By Christopher Zinsli for WSJ Vecnture Capital
The two years after a venture-backed company goes public can transform a venture capitalist, who normally couldn’t care less about short-term stock fluctuations, into an eager stock watcher.
The WSJ Pro Venture-Backed Post-IPO Index, which tracks the stock performance of VC-backed companies for that crucial period, provides an indication of when VCs can make the most on their investment.
Based on history and the current state of the index, they’ll be sitting tight for a while.
The index has gone through at least two major downturns in recent years. Amid the financial crisis, it lost 68% from a peak in 2007 until bottoming out in late 2008. It then took nearly two full years to recover. Following an eight-month drop in 2011 in which it shed 45%, the recovery took almost as long, 21 months.
A shorter, and more recent, dip occurred in 2014. In two months from February to April the index lost 32%. It took 10 months to recover.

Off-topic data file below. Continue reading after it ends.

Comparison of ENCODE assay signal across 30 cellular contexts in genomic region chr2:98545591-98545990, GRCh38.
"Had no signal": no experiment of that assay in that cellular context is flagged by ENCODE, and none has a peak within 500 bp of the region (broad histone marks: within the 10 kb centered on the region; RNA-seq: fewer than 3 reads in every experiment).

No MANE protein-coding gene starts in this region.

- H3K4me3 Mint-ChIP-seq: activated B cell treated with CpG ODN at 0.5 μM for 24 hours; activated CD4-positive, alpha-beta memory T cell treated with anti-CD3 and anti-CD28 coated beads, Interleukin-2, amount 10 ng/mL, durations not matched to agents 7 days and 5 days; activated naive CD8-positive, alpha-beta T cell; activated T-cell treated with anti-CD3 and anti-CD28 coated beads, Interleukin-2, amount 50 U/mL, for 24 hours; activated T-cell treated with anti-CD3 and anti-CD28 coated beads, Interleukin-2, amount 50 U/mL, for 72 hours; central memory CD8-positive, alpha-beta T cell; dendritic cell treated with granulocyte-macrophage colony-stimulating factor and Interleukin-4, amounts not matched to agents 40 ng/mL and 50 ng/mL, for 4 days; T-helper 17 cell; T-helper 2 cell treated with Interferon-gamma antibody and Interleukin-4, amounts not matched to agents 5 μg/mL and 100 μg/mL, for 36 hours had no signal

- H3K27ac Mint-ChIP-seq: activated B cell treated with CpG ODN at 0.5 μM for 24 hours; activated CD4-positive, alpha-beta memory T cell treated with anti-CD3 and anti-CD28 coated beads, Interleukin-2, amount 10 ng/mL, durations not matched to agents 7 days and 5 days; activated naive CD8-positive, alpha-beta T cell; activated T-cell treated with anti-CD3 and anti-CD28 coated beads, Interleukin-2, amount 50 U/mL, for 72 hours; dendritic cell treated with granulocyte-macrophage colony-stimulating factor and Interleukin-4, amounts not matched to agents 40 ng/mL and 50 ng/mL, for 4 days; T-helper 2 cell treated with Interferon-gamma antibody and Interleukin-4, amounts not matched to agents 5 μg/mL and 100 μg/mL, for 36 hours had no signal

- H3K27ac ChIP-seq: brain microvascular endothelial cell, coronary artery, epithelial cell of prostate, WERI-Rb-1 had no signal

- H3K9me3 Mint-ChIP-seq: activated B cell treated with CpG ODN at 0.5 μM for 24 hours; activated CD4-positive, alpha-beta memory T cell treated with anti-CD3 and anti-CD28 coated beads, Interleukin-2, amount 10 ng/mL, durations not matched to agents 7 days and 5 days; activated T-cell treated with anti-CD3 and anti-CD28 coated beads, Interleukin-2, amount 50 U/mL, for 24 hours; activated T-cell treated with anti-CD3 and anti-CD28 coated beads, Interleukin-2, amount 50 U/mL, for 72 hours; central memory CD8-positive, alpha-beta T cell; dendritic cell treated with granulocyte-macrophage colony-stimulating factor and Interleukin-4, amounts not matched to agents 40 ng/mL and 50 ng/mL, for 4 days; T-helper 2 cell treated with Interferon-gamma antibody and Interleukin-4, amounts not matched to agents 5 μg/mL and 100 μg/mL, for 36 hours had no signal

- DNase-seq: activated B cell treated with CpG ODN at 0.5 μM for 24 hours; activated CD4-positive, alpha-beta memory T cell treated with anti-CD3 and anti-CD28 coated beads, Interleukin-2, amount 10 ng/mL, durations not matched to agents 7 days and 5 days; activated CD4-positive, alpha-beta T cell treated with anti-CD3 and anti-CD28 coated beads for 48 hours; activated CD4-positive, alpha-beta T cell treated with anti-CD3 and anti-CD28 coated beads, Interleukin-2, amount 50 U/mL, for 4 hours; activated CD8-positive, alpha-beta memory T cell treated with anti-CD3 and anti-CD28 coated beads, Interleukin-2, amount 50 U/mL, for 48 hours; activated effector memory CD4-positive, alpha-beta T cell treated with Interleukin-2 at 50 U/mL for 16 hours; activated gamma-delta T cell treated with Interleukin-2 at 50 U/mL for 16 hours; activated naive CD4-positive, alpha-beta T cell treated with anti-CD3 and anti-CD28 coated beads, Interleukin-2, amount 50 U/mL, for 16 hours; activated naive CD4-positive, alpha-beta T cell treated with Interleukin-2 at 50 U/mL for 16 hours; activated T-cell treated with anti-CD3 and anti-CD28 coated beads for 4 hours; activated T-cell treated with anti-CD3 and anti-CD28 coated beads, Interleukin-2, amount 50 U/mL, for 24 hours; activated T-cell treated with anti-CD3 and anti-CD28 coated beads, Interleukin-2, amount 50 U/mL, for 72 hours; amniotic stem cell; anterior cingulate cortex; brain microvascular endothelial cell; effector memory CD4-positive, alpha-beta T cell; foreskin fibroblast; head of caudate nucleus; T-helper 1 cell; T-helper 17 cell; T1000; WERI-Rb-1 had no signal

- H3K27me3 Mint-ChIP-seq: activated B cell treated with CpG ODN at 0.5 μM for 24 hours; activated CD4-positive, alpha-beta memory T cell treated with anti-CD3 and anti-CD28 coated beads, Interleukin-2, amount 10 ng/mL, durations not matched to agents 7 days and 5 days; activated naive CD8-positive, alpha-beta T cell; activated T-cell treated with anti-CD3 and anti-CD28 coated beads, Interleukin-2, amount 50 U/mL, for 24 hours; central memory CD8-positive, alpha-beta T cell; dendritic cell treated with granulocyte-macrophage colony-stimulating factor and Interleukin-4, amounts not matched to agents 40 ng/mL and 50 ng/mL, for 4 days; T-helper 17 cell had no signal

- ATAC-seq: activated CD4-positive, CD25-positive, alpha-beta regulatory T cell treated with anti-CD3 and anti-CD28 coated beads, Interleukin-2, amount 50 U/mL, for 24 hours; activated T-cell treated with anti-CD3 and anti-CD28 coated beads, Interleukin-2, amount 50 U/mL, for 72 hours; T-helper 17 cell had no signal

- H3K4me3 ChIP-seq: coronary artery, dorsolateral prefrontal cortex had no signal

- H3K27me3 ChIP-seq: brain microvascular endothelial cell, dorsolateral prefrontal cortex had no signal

We’re now in the middle of a new cycle of downturn and recovery. The index fell by 42% over 10 months starting last summer, and only since February has it started working its way back up.
For VCs needing to divest their shares, this is the question: When?
Let’s make the assumption–a big one–that things won’t turn south again anytime soon. In the two and a half months since February’s low point, the index has regained 17% of its value. That puts this recovery squarely in line with the past two major ones.
If history is any indication, VCs with public holdings should mark their calendars for New Year’s 2018.
First appeared at WSJ VC